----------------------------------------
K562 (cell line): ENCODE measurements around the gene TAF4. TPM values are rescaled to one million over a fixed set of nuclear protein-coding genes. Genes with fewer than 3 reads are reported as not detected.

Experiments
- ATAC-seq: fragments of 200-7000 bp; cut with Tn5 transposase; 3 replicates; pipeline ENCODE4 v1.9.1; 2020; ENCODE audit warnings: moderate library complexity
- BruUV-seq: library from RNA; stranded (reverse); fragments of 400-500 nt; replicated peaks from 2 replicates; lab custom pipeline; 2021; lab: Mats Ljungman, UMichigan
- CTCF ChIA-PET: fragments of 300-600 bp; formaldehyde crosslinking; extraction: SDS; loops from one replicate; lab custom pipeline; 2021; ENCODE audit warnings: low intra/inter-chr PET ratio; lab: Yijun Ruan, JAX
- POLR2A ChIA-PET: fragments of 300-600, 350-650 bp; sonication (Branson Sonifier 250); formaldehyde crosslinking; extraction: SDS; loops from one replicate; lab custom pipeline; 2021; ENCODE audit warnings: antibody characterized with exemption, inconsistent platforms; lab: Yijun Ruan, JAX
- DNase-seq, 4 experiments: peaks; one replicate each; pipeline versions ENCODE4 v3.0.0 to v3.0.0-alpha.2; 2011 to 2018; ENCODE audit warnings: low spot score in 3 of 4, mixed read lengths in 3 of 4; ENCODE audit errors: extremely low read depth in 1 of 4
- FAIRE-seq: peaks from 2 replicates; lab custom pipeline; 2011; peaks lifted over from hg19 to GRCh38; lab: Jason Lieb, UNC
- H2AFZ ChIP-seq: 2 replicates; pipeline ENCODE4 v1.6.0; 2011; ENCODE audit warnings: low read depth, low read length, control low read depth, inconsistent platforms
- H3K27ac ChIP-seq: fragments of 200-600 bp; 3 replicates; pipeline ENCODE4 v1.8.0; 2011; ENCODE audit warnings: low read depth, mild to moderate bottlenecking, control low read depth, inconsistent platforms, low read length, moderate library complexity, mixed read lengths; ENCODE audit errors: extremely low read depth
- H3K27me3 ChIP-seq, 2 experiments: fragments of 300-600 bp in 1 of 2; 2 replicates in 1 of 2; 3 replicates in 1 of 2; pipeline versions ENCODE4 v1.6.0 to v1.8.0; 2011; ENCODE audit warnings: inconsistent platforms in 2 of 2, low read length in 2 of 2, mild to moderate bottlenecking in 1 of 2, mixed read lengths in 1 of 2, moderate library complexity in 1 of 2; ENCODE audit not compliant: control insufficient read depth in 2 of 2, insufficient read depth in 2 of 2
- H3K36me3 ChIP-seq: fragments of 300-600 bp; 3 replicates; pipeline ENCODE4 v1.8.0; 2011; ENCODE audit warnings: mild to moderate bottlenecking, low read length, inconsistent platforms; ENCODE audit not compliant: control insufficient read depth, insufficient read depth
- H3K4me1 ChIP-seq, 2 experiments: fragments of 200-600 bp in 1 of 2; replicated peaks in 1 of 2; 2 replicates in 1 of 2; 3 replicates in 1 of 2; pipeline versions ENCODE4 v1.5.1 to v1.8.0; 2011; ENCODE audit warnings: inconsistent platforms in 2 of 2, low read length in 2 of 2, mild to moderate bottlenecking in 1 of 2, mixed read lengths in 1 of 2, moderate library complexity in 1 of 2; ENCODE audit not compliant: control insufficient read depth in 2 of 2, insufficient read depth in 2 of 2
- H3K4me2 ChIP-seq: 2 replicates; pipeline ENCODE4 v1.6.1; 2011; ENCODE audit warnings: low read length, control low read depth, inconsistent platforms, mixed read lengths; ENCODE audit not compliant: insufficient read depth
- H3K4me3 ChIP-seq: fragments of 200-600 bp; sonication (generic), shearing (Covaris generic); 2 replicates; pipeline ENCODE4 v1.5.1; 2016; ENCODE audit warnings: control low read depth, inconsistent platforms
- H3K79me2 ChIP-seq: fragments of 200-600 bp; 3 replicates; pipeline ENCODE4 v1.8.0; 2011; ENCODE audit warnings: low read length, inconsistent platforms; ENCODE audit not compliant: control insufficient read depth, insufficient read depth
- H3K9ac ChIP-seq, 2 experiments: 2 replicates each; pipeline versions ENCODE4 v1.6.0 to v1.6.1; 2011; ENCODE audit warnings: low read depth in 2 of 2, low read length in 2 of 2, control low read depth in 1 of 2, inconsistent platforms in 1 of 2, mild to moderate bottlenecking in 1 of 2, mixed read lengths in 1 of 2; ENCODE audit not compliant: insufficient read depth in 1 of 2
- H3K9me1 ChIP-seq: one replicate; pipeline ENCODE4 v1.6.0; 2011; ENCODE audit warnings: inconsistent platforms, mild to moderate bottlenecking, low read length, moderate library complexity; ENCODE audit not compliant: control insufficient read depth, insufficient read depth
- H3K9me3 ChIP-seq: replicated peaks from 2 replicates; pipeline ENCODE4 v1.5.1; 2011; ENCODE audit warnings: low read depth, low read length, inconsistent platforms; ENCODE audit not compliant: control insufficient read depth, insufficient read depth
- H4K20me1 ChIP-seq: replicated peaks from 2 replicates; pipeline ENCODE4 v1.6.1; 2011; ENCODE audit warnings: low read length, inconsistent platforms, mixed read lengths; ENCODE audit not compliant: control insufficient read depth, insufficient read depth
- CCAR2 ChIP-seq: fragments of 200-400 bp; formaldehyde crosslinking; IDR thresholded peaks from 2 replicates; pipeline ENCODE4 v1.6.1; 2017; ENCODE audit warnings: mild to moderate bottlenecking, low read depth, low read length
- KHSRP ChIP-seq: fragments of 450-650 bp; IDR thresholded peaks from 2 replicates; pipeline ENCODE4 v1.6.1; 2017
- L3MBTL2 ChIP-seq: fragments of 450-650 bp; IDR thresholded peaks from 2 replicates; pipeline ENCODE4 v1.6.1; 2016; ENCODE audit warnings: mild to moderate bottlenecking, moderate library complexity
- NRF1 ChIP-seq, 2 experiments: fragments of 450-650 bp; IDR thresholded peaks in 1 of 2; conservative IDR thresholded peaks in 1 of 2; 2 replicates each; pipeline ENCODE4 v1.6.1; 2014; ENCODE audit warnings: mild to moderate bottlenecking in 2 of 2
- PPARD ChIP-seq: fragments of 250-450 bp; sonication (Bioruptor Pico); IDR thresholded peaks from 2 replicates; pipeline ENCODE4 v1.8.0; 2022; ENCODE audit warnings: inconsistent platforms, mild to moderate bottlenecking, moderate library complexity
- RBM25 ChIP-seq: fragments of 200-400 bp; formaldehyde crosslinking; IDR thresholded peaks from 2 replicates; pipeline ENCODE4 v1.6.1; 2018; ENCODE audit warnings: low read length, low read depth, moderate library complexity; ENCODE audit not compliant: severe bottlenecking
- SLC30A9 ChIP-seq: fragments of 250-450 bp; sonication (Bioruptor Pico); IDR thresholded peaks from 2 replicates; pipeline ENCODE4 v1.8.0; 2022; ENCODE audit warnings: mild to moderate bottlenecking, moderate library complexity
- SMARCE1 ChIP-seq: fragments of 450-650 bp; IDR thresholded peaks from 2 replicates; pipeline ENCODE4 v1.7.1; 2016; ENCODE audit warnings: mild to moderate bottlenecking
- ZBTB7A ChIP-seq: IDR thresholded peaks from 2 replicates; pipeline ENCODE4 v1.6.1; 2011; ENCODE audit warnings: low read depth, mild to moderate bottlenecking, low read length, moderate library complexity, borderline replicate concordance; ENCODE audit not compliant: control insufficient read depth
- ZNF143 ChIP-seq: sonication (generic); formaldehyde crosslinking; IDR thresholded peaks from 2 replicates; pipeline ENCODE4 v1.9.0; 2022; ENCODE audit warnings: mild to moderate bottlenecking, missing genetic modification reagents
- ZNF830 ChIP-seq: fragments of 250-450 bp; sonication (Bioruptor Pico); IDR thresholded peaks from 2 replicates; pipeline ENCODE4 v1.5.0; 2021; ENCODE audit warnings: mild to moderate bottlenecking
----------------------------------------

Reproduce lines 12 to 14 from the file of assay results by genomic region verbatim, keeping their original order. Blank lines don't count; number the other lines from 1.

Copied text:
- H3K36me3 ChIP-seq: fragments of 300-600 bp; 3 replicates; pipeline ENCODE4 v1.8.0; 2011; ENCODE audit warnings: mild to moderate bottlenecking, low read length, inconsistent platforms; ENCODE audit not compliant: control insufficient read depth, insufficient read depth
- H3K4me1 ChIP-seq, 2 experiments: fragments of 200-600 bp in 1 of 2; replicated peaks in 1 of 2; 2 replicates in 1 of 2; 3 replicates in 1 of 2; pipeline versions ENCODE4 v1.5.1 to v1.8.0; 2011; ENCODE audit warnings: inconsistent platforms in 2 of 2, low read length in 2 of 2, mild to moderate bottlenecking in 1 of 2, mixed read lengths in 1 of 2, moderate library complexity in 1 of 2; ENCODE audit not compliant: control insufficient read depth in 2 of 2, insufficient read depth in 2 of 2
- H3K4me2 ChIP-seq: 2 replicates; pipeline ENCODE4 v1.6.1; 2011; ENCODE audit warnings: low read length, control low read depth, inconsistent platforms, mixed read lengths; ENCODE audit not compliant: insufficient read depth